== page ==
'Sprint offers a transformative formula for testing ideas that works whether you’re at a startup or a large organization. Within five days, you’ll move from idea to prototype to decision, saving you and your team countless hours and countless dollars. A must read for entrepreneurs of all stripes.'
2 Recommendations - Ways of Seeing (1972)
176 pages - €5.96
'This book is one of the most stimulating and the most influential books on art. It was based on the BBC television series about which the Sunday Times critic commented: 'This is an eye-opener in more ways than one: by concentrating on how we look at paintings, he will almost certainly change the way you look at pictures.'
2 Recommendations - Delft Design Guide (2014)
168 pages - €28.91
'Delft Design Guide details roughly seventy strategies, techniques, and methods taught at the Delft University Faculty of Industrial Design in a practical one-page text, illustrated for further clarification and enriched with further reading suggestions. The high quality of their research and teaching at the TU Delft is renowned, making it one of the top universities in the world.'
2 Recommendations -
Designing Design (2018)
472 pages - €30.39
'In Designing Design, Kenya Hara impresses upon the reader the importance of “emptiness” in both the visual and philosophical traditions of Japan, and its application to design, made visible by means of numerous examples from his own work: Hara for instance designed the opening and closing ceremony programs for the Nagano Winter Olympic games 1998. In 2001, he enrolled as a board member for the Japanese label MUJI and has considerably moulded the identity of this successful corporation as communication and design advisor ever since.'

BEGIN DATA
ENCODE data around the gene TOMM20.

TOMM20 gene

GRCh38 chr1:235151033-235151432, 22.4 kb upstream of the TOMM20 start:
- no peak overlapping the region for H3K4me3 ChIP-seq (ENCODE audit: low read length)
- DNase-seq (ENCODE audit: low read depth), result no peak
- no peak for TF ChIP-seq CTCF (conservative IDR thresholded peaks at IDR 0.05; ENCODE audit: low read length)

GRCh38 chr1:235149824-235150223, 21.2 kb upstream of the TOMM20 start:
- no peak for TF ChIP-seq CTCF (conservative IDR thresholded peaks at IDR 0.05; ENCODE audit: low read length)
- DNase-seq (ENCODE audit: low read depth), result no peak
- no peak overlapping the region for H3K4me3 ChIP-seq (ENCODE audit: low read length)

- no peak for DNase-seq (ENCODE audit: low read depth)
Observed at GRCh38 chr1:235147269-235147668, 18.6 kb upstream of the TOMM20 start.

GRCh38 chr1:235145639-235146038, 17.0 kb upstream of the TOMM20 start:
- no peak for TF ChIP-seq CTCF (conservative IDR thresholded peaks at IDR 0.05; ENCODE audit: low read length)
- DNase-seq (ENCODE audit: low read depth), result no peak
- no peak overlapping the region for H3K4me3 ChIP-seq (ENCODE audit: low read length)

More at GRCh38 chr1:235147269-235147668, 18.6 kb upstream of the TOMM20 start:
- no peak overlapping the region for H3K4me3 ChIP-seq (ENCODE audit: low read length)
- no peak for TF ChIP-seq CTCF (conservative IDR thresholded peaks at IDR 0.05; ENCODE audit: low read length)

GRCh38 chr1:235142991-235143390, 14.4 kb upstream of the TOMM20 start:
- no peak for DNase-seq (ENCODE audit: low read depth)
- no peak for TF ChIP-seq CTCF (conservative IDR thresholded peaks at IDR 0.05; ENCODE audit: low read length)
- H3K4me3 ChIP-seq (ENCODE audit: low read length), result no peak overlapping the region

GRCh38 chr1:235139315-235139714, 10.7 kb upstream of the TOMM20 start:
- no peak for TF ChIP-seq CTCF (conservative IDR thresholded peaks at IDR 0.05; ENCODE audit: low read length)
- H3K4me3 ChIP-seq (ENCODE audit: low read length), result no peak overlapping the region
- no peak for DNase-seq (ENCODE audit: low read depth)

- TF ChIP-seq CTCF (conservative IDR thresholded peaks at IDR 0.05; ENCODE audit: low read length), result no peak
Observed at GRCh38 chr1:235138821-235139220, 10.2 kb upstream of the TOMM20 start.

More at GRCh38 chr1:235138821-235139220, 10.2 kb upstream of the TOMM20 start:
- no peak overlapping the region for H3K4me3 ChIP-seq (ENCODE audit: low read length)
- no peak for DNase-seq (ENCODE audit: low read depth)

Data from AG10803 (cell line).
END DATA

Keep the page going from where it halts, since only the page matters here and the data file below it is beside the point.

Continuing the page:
2 Recommendations -
Emotional Design (2005)
272 pages - €11.74
'In The Design of Everyday Things, Norman made the definitive case for human-centered design, showing that good design demanded that the user's must take precedence over a designer's aesthetic if anything, from light switches to airplanes, was going to work as the user needed. In this book, he takes his thinking several steps farther, showing that successful design must incorporate not just what users need, but must address our minds by attending to our visceral reactions, to our behavioral choices, and to the stories we want the things in our lives to tell others about ourselves.'